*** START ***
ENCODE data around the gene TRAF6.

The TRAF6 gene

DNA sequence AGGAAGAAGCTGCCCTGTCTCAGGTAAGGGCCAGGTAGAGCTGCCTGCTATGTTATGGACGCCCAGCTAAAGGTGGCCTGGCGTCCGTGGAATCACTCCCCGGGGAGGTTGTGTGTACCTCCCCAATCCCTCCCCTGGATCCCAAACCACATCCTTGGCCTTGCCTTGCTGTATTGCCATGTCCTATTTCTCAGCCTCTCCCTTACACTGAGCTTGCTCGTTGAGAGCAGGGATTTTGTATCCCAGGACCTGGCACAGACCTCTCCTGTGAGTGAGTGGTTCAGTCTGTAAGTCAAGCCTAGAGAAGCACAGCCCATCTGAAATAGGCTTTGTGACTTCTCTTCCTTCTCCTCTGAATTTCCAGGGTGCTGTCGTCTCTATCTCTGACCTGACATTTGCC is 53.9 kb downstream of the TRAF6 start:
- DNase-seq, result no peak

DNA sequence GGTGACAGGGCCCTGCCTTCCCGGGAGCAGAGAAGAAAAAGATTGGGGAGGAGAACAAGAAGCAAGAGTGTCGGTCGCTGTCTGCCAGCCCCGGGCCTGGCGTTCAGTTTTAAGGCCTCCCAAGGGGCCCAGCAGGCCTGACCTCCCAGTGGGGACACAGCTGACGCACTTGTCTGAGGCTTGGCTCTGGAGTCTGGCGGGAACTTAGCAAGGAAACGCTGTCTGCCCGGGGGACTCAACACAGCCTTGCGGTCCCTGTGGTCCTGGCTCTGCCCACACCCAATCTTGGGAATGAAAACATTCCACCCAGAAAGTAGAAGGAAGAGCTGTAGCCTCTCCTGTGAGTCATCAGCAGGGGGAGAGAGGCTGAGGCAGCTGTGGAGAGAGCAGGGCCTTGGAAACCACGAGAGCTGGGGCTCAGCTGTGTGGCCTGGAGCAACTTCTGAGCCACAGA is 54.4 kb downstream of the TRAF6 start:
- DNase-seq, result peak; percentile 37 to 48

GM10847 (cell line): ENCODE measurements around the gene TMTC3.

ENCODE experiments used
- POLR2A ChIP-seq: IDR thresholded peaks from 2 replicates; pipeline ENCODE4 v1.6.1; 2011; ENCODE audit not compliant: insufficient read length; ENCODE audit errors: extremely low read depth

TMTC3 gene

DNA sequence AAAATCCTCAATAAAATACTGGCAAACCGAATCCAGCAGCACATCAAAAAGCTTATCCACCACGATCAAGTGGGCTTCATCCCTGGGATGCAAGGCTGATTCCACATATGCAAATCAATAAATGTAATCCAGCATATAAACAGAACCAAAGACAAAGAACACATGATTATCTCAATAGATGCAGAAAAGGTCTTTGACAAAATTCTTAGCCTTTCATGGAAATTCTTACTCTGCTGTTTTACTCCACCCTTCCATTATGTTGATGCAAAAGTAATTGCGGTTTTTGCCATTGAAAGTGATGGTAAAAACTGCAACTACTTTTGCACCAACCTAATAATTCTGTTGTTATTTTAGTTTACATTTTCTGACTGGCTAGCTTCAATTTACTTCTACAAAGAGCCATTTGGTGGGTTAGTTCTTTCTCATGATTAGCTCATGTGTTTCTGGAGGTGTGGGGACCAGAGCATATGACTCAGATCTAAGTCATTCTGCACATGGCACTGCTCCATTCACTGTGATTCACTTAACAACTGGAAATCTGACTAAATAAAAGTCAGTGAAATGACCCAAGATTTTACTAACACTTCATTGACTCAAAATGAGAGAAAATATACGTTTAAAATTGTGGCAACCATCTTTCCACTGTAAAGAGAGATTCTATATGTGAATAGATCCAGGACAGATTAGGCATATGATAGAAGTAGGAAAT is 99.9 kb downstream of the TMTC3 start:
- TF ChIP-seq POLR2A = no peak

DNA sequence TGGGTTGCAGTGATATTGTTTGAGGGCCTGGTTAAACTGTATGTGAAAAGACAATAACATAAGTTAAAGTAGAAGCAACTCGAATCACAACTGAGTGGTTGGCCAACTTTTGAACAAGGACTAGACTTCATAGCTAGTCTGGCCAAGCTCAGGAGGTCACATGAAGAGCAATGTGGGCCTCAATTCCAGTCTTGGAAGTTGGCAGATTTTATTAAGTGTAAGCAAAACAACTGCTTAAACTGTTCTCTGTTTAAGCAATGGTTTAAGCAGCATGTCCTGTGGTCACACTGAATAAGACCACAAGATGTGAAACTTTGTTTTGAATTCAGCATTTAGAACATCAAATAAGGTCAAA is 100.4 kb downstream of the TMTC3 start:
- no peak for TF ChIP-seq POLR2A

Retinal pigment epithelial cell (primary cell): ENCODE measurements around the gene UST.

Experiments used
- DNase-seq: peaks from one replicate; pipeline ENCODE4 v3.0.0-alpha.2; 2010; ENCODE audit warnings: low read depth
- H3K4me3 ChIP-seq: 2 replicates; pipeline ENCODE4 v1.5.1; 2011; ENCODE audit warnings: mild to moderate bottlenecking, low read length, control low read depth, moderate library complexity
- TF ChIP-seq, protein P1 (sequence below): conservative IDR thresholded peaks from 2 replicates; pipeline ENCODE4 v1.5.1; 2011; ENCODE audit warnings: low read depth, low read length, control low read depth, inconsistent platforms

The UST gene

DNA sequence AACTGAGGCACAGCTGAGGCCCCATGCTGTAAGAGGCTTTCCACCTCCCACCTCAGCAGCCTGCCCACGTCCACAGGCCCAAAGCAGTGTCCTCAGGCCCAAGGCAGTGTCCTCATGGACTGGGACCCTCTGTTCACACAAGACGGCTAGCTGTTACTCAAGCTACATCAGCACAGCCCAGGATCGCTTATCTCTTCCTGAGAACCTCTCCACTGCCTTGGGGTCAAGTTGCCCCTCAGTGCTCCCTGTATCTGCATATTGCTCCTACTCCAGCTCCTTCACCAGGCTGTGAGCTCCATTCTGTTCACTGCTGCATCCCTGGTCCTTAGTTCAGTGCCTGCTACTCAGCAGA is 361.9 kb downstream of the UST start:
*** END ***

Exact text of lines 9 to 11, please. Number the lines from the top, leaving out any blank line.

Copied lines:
- POLR2A ChIP-seq: IDR thresholded peaks from 2 replicates; pipeline ENCODE4 v1.6.1; 2011; ENCODE audit not compliant: insufficient read length; ENCODE audit errors: extremely low read depth

TMTC3 gene

DNA sequence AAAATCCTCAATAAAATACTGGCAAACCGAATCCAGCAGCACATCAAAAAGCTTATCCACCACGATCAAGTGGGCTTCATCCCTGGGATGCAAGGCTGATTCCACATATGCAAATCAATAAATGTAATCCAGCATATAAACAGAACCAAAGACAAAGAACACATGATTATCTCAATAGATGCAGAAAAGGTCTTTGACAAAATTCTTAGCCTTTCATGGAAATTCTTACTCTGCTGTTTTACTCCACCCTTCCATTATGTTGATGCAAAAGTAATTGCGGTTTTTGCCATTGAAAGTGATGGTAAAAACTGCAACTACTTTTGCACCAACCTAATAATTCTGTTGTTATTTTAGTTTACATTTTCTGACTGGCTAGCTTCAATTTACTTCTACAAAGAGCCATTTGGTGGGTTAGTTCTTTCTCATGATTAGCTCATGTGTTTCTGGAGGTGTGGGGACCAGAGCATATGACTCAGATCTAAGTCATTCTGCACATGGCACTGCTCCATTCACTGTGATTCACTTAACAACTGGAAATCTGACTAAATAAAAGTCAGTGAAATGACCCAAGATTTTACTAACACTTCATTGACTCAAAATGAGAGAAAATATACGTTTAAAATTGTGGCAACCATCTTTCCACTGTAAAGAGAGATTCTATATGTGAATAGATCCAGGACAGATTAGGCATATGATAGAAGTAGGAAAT is 99.9 kb downstream of the TMTC3 start: